This morning's report from the Labor Department paints a grim picture concerning the prospects for the U.S. economy and for working families. By far the best news was the fact that the overall number of jobs increased by 112,000. But that news was more than offset by a decline in average hours worked, a decline that was much larger on a percentage basis than the growth of new jobs. The result is that even though there were more people on payrolls in June than had been true in May, they worked fewer total hours.
Also disturbing is the weakness in wage growth and the probability that real or inflation adjusted wages will have fallen for the 7th straight month when the Consumer Price Index for June is released later this month. The two cent increase in nominal wages will become a five cent drop if the CPI indicates that inflation continued in June at the same pace as during the earlier months in 2004. That would leave real or inflation adjusted wages at 23 cents below the levels of last November.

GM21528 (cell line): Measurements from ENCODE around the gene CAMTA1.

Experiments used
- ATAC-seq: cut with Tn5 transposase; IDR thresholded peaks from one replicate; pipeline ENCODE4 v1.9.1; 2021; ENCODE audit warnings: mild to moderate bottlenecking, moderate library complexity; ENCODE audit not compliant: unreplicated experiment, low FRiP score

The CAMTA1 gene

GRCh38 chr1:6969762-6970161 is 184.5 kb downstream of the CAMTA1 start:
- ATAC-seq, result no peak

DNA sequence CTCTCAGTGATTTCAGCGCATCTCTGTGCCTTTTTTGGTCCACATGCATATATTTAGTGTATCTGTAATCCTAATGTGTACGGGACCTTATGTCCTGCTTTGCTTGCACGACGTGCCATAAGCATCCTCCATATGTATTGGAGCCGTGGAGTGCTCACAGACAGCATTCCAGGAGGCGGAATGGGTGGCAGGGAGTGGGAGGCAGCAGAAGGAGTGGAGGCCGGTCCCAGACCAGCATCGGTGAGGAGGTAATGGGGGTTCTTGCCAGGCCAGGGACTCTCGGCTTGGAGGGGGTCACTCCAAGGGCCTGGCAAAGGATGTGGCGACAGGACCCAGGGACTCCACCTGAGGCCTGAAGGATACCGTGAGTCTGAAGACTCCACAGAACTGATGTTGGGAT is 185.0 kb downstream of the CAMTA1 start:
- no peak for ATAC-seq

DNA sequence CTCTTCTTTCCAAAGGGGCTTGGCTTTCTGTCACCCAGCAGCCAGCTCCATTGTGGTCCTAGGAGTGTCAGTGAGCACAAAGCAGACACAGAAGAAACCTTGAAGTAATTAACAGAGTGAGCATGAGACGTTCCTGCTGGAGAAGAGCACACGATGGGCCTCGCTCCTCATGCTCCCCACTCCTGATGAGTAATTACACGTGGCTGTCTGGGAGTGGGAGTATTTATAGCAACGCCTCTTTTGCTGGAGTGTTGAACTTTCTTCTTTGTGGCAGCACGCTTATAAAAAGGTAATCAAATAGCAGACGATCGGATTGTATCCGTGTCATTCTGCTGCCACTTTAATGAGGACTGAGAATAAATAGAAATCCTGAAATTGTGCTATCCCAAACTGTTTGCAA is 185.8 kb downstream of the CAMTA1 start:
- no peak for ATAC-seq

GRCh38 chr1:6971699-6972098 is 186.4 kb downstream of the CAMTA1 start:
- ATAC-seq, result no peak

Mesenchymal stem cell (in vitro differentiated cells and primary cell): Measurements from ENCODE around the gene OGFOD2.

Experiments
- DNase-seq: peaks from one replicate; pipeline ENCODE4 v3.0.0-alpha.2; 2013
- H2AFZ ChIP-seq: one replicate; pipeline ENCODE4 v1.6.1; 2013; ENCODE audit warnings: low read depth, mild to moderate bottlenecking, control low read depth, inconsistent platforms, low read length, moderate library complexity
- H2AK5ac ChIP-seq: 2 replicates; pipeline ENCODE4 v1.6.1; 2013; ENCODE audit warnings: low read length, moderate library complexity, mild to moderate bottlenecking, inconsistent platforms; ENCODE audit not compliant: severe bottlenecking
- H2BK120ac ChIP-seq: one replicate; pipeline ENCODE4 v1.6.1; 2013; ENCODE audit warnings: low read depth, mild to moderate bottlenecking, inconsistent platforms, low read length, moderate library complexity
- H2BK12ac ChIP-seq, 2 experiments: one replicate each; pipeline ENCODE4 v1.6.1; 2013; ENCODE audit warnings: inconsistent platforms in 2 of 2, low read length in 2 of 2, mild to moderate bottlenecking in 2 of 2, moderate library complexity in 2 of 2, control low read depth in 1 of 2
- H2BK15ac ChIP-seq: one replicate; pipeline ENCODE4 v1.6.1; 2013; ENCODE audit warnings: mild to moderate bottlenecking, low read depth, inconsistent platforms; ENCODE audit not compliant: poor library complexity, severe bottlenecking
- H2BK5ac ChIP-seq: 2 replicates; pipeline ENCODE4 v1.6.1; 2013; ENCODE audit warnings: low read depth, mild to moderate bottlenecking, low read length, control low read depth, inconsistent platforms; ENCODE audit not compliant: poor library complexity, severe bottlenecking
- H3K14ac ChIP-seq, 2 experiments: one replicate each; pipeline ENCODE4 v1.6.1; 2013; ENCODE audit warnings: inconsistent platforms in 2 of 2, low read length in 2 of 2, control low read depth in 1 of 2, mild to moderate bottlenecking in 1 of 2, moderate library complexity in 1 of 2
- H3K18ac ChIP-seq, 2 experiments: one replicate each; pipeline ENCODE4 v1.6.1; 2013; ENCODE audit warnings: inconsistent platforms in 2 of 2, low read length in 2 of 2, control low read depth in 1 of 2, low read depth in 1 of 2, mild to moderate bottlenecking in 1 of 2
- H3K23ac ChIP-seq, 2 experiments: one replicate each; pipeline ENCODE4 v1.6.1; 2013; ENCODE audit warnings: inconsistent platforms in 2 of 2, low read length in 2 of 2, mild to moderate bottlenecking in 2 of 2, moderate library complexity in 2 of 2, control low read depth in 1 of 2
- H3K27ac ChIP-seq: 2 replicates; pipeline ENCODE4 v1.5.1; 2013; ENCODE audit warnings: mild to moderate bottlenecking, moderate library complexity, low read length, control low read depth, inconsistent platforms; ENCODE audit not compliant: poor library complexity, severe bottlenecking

The declining hours worked and the flat nominal wage growth combined to cut weekly earnings which fell by $2.45 before adjusting for inflation. If inflation in June continues at the level of previous months, that drop will be $4.65 and weekly earnings will be nearly $11 or 2 percent below where they were last November. It is little wonder that Wal-Mart and Target reported weak sales in June. The combination of high levels of consumer debt and falling wages and household income do not bode well for retail sales or economic expansion.
Based on this morning's numbers the economy has added 1,266,000 jobs since December 2003. That yields a monthly expansion of employment of 0.16 percent or almost exactly half the rate of job growth of previous economic recoveries.
Scott Lilly is a senior fellow at the Center for American Progress.